frmrCapCadet wrote:My point, a small independent GPS showing ground speed, heading, location, elevations (for aviation) seems to me essential for any sort of transportation.
For navigational purposes, I would agree, and the Max has it. But for airplane handling? No, because GPS give ground speed, and airplanes fly with ground speed. The problem is wind... That's why Airbus rely on BUSS when the ADRs get drunk, and use AOA instead of airspeed.
amishfarmer wrote:Can anyone enlighten me on this pertaining to the 737? If this has been addressed already sorry for repeating it.
737NGs and MAXs, just change ADC to ADR, and you got a similar way to deal with it when in the air. The question here is, did they manage to isolate the faulty ADR or not?
Zeke wrote:I could believe Airbus training the JT crew for their A330s, however not for the 737s.
The training is under Airbus partnership with Lion Air. Even the pilot recruitment requirements are "set by Airbus"...
This did cause a bit of a fuss early 2017 when we had fresh CPLMEIRs being rejected by Lion after the Airbus side of the partnership started to get Lion to accept their recruitment new standards. However, this is no guarantee that you'd still get bad apples coming in.
salttee wrote:No, ADS-B is not exclusively GPS-derived.
In Indonesia, a GPS-based ADS-B is now mandatory in RVSM airspace since end of May 2017. Non GPS-Based ADS-B has caused enough problems over here by transmitting erroneous/inaccurate positions with defeats the purpose. I've seen non GPS-based ADS-B equipped aircraft transmitting ADSB positions that are more than 0.5NM away. We're better off getting them switched off when it's not GPS-based.
salttee wrote:Is it true that there are many ADS-B features that are not used by all aircraft or all customers?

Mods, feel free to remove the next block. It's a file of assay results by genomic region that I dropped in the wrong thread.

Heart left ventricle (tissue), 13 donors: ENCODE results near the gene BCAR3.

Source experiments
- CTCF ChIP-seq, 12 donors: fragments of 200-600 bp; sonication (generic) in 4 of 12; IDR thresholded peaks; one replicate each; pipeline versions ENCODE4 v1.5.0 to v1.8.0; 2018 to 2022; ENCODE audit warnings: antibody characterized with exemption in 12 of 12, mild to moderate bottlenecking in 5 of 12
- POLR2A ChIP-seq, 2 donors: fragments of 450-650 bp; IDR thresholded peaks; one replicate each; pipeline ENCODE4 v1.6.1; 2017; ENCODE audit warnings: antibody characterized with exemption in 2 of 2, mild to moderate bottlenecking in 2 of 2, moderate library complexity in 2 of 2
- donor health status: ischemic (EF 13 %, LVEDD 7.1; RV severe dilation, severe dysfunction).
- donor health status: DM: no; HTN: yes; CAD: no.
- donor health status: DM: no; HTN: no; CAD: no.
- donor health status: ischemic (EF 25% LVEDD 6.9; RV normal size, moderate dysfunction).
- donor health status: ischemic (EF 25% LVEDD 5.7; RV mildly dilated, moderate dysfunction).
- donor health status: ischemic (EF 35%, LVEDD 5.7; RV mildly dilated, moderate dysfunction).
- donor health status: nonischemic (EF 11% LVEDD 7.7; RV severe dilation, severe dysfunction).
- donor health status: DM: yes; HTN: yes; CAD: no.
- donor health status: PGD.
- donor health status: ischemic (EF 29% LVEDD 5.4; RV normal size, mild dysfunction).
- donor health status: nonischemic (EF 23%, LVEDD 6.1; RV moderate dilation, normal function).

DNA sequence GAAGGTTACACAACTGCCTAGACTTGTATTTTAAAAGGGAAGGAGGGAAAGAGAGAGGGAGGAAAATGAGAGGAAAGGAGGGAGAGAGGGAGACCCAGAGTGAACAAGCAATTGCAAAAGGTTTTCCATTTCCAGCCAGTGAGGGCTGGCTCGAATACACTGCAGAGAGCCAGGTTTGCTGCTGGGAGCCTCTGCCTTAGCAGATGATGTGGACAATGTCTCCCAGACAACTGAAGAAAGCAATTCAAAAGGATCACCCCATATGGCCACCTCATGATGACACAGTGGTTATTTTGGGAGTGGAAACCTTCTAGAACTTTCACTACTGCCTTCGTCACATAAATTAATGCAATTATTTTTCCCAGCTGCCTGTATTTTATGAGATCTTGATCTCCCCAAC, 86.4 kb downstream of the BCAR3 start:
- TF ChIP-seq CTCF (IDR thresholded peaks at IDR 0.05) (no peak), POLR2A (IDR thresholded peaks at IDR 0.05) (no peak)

True. Unfortunately, I cannot discuss them in the open like this without checking my NDA on the subject. However, I can say that freely available literature is out there. You can get a LOT of stuff from ADS-B, provided it's done correctly.
sccutler wrote:A poster above seems to believe ADS-B out data somehow includes pitot/static-derived data; it does not. The location, speed and altitude information transmitted by ADS-B units (whether 1090ES or the 978UAT) is exclusively GPS-derived.
The basic data is. When not GPS based, those basic data will be IRS or FMC based... which can be visually toxic when displayed in a crowded aispace. However the pitot-static derived data exist and is transmitted, provided the aircraft has that version. 737Max ADSB, at least the ones that fly here, has them.
osiris30 wrote:With the correct software you could calculate a lot of data off engine performance for example These software changes add no weight and little long term cost.
Good news for you, A350 has that, in the extremely unlikely event your ISIS gets screwed up too. However, it has it's limitations. I have yet to read the detailed literature on it though. Am not sure if this is standard or an option.